“The health crisis only worsens the inequalities and the violations of the rights of the most vulnerable”

President of Amnesty International France, Cecile Coudriou insisted, in a chat with readers of the World, on the need to watch over the most vulnerable during the health crisis. This human rights defender also warns states against the temptations to monitor populations and authoritarian abuses.

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A firefighter takes the temperature of migrants recovered off Calais while they were trying to cross to Britain on April 17. BERNARD BARRON / AFP

Otter paradise: What are Amnesty’s main concerns regarding this unique crisis? What do you watch the most?

Our general concern is to ensure that respect for human rights is at the heart of the response to the health crisis, in France and elsewhere in the world. Obviously, this implies first of all the right to health and access to care for all, without exception. And this is why we are particularly vigilant on the issue of discrimination.

We consider that States must pay particular attention to the most vulnerable, that is to say people who cannot be confined because they are on the street (migrants, refugees, homeless or in makeshift camps). But also people who are more at risk during confinement, such as victims of domestic or conjugal violence.

Furthermore, we call on all states to avoid any form of authoritarianism and excessive restriction of freedoms, because the risk is increased in the event of a state of health emergency.

Aleck: Amnesty working on the impact of the epidemic and containment on LGBT people?

This is absolutely necessary because unfortunately in times of crisis discrimination and persecution against minorities worsens. We have documented, for example, violations of the rights of LGBT + people in the Philippines (public humiliations of supposedly gay people), in Hungary (bill to challenge the right for transgender people to change their marital status), in Madagascar ( imprisonment of a young lesbian woman).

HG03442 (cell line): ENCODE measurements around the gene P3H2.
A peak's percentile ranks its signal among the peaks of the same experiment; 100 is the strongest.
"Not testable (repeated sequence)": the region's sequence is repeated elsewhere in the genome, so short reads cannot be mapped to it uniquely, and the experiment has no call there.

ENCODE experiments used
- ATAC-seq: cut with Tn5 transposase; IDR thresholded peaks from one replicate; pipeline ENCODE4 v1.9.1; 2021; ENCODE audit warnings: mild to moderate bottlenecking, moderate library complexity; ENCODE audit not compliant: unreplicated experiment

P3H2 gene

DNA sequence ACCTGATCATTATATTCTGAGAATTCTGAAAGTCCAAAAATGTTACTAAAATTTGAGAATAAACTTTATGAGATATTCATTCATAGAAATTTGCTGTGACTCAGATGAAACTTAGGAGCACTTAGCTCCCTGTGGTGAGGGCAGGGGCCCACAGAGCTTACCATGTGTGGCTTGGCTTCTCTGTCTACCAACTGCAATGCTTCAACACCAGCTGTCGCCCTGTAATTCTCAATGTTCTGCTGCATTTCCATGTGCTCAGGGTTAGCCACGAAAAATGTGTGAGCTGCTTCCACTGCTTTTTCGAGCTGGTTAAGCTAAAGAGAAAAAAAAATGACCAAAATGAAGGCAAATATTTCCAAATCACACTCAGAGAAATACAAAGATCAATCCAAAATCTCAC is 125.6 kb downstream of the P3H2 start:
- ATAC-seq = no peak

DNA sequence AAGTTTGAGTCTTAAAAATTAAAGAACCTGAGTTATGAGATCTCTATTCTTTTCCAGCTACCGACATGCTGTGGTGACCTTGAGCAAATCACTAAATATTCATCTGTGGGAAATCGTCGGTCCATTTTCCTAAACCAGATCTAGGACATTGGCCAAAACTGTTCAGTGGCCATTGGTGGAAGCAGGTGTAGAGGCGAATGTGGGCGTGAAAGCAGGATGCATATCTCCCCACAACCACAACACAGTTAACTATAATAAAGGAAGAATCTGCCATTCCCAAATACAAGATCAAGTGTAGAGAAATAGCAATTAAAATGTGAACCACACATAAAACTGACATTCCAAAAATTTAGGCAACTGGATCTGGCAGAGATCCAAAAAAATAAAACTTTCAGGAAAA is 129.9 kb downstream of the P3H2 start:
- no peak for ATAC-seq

In France, we have made a request to the government to strengthen the protection of LGBT + people, who are victims of homophobic violence within their families, or even kicked out. As with women and children who are victims of violence, it is urgent to respond to their situation, even more during this period of confinement.

A mother and child begging on a sidewalk in Paris.
A mother and child begging on a sidewalk in Paris. XAVIER RICHER / PHOTONONSTOPtononstop

Caecus: What do you think of the Covid geolocation application? Is it an open door to monitoring and filing individuals, bordering on respect for human rights?

There is no reason to justify mass surveillance and the storage of data which might subsequently be used for other purposes. The Stop Covid application was presented, not as a geolocation application, but as a system based on the use of Bluetooth which precisely avoids this risk. For now, the government also says it will only be used on the basis of consent. Above all, the notion of consent should not be misused, if this became a condition for breaking out of confinement, for example.

If a surveillance system were to become individual, then new legislation would have to be used to provide a legal framework for its use. And this could only be for a limited period, with sufficient legal control to be sure that the principle of proportionality / necessity continues to be respected, as well as the possibility of appeal.

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Polo: Do ​​you think that freedom of expression is preserved despite the state of health emergency? We have seen “whistleblowers” locked up in China, for example.